Beyond the walls: dismantling Belfast's conflict architecture

Research output: Contribution to journalArticle

7 Citations (Scopus)

Abstract

Since the first paramilitary ceasefires in 1994, the Northern Ireland peace and political processes have addressed a series of sensitive and contentious issues synonymous with the conflict, such as policing, prisoner releases, decommissioning and power sharing. However, one issue that has been absent from these transformative processes has been that of the peace walls, which were first constructed by the British Army in 1969 as a military response to sectarian violence and disorder. There are now over 60 such physical barriers and walls dominating the landscape of working-class communities in Belfast. Ironically, a significant number of these have been constructed or strengthened after the cessations in violence and introduction of power sharing arrangements in government. This reality of fortified segregation sits uneasily with the popular narrative of the peace process in Northern Ireland and its successes. With this in mind, this paper uses primary quantitative research to ascertain the factors that influence the public's perception and interpretation of the peace walls, with the understanding that these findings can support the development and implementation of policies aimed to transform the conflict architecture.
LanguageEnglish
Pages447-454
JournalCity
Volume18
Issue number4-5
DOIs
Publication statusPublished - 24 Sep 2014

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dismantling
peace
violence
peace process
quantitative research
prisoner
working class
segregation
military
Military
narrative
interpretation
community

Keywords

  • segregation
  • post-conflict
  • contested city
  • peace walls

Cite this

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title = "Beyond the walls: dismantling Belfast's conflict architecture",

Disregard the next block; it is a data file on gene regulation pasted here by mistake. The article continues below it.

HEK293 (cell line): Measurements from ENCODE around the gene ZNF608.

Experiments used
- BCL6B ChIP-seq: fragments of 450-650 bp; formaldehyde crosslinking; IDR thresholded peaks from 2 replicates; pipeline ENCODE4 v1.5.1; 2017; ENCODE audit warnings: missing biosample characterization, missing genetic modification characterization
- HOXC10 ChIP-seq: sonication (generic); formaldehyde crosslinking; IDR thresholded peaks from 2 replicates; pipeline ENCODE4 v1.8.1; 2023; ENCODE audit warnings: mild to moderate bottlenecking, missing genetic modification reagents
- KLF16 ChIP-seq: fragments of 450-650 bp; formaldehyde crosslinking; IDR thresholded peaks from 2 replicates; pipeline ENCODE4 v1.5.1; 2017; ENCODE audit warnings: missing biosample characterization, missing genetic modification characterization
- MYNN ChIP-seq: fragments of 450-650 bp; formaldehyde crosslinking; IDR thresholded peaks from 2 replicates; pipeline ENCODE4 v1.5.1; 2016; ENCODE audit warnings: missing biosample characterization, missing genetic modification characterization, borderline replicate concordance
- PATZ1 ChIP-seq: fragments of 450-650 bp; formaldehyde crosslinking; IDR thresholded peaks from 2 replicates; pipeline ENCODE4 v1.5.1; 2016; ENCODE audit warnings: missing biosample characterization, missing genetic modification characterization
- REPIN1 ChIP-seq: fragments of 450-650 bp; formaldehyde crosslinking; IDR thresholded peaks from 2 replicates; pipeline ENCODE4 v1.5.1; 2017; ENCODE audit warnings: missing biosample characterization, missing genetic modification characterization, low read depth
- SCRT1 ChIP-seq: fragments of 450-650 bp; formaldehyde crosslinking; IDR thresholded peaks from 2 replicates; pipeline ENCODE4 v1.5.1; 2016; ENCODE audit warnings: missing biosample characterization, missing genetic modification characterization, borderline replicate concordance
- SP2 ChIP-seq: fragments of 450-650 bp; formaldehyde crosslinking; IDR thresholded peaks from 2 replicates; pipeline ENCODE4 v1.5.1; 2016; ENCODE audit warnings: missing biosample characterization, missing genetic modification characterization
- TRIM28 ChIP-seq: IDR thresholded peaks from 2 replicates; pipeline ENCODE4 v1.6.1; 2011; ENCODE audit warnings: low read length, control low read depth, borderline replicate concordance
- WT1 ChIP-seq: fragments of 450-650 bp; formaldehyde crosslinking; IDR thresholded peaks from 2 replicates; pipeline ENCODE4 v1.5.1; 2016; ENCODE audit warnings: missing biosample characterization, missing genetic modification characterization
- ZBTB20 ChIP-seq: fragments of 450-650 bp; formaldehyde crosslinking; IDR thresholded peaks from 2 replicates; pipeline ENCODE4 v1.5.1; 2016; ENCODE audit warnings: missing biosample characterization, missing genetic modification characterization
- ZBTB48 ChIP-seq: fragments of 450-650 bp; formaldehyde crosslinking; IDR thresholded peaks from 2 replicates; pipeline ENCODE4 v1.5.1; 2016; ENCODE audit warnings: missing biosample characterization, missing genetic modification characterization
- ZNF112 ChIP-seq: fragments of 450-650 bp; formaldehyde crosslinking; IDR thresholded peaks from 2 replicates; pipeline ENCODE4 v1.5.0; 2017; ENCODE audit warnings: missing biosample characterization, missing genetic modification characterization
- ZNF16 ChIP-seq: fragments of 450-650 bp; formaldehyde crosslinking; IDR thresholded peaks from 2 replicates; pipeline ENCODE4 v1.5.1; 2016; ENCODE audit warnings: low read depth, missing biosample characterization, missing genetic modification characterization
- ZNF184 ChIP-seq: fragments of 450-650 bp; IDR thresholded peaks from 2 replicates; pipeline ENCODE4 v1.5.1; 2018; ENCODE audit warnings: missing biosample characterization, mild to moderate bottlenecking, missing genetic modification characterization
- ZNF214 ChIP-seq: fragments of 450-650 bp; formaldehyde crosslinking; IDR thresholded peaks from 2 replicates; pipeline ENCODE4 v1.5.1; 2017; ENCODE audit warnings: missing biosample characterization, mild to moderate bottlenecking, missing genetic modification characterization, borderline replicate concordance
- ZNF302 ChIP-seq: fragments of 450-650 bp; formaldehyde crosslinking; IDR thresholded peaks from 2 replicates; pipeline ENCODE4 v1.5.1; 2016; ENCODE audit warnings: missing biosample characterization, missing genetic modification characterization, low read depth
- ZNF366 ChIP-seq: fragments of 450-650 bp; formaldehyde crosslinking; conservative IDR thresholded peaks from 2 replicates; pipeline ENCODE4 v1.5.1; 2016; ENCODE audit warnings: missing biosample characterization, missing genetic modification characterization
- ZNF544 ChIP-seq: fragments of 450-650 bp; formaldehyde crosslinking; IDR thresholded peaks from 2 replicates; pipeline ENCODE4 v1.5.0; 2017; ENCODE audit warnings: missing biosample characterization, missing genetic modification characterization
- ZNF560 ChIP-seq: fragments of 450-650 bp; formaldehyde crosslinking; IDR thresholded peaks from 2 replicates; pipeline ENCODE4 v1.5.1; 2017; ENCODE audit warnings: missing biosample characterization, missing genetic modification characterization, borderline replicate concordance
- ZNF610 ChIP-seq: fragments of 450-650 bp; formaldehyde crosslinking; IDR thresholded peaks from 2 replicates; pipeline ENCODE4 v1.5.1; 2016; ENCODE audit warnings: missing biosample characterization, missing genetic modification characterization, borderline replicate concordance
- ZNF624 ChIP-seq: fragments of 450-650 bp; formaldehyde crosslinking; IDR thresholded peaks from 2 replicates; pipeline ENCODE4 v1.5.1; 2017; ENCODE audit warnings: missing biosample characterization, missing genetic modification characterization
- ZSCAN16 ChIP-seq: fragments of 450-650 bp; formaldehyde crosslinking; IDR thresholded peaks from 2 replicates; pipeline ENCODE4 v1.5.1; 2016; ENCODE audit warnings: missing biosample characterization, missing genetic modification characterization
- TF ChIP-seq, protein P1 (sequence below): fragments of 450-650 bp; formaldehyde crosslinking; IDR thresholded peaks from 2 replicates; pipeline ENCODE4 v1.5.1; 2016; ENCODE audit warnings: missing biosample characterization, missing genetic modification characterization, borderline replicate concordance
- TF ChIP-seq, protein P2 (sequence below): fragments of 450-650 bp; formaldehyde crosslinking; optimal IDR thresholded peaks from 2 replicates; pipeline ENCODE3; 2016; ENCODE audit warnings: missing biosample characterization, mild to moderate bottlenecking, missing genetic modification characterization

abstract = "Since the first paramilitary ceasefires in 1994, the Northern Ireland peace and political processes have addressed a series of sensitive and contentious issues synonymous with the conflict, such as policing, prisoner releases, decommissioning and power sharing. However, one issue that has been absent from these transformative processes has been that of the peace walls, which were first constructed by the British Army in 1969 as a military response to sectarian violence and disorder. There are now over 60 such physical barriers and walls dominating the landscape of working-class communities in Belfast. Ironically, a significant number of these have been constructed or strengthened after the cessations in violence and introduction of power sharing arrangements in government. This reality of fortified segregation sits uneasily with the popular narrative of the peace process in Northern Ireland and its successes. With this in mind, this paper uses primary quantitative research to ascertain the factors that influence the public's perception and interpretation of the peace walls, with the understanding that these findings can support the development and implementation of policies aimed to transform the conflict architecture.",
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Beyond the walls: dismantling Belfast's conflict architecture. / Byrne, Jonny; Gormley-Heenan, Cathy.

In: City, Vol. 18, No. 4-5, 24.09.2014, p. 447-454.

Research output: Contribution to journalArticle

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